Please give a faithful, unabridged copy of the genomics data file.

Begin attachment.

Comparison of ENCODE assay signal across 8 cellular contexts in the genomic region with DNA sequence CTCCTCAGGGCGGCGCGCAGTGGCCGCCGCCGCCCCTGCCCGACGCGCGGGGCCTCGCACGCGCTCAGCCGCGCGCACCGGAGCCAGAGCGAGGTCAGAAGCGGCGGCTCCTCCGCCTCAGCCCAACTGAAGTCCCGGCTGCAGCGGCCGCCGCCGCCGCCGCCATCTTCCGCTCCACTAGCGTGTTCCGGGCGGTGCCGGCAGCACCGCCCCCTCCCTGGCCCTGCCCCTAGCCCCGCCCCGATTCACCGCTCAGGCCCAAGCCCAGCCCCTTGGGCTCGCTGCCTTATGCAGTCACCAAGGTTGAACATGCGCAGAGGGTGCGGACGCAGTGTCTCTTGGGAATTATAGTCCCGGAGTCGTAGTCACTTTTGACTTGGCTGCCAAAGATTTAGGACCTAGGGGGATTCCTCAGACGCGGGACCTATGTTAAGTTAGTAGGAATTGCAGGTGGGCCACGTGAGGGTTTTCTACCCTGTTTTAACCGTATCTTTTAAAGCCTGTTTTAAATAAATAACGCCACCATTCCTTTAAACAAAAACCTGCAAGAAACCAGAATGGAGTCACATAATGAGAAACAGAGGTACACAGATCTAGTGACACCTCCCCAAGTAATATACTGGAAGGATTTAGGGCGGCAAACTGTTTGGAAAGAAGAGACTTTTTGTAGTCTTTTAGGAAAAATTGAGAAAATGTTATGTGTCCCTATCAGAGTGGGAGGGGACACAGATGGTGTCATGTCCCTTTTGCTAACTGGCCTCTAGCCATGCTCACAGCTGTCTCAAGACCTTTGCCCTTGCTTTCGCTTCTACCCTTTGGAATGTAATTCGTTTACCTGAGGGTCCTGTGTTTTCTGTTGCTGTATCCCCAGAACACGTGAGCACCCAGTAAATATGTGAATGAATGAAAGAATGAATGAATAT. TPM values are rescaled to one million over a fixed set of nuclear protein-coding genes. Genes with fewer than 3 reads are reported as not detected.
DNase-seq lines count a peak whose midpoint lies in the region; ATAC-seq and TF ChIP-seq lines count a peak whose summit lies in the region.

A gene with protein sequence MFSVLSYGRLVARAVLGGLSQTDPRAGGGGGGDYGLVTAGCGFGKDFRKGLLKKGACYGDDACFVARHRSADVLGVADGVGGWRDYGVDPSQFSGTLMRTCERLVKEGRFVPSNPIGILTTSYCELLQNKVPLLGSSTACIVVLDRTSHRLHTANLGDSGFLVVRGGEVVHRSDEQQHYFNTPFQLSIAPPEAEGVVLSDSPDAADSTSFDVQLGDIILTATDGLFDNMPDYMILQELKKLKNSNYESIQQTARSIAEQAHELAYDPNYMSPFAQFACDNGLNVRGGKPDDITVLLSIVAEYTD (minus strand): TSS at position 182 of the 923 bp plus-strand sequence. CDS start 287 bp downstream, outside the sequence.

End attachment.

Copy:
Comparison of ENCODE assay signal across 8 cellular contexts in the genomic region with DNA sequence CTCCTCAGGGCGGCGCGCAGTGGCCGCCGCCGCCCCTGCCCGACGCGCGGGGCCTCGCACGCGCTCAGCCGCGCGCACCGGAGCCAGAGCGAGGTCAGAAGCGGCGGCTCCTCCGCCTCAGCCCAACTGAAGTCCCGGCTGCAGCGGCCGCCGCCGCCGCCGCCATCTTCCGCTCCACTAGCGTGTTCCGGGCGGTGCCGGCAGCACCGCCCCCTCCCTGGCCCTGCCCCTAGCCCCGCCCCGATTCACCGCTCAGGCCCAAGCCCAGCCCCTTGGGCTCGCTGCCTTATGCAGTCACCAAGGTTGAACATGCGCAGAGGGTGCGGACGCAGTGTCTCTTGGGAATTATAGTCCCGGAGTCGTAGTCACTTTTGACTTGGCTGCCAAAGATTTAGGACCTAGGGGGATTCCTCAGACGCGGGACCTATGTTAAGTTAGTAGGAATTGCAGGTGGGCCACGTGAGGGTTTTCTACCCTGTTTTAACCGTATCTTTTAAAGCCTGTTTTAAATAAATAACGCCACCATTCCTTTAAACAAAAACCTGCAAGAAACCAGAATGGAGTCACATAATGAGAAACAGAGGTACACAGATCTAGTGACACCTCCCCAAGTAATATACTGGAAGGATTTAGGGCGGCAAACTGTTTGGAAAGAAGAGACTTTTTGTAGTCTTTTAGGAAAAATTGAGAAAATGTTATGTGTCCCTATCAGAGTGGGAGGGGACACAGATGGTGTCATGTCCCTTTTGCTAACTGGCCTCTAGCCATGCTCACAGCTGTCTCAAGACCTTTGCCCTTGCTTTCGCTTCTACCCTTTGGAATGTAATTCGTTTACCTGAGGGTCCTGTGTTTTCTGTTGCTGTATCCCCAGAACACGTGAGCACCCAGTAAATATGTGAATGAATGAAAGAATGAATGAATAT. TPM values are rescaled to one million over a fixed set of nuclear protein-coding genes. Genes with fewer than 3 reads are reported as not detected.
DNase-seq lines count a peak whose midpoint lies in the region; ATAC-seq and TF ChIP-seq lines count a peak whose summit lies in the region.

A gene with protein sequence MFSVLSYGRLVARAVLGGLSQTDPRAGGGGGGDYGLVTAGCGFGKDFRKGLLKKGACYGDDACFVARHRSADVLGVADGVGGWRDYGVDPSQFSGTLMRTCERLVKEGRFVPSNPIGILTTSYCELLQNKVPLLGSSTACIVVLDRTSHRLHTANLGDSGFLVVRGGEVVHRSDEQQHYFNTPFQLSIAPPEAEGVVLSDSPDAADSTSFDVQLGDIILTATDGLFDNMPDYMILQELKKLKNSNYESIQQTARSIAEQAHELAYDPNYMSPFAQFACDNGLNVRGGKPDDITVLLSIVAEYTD (minus strand): TSS at position 182 of the 923 bp plus-strand sequence. CDS start 287 bp downstream, outside the sequence.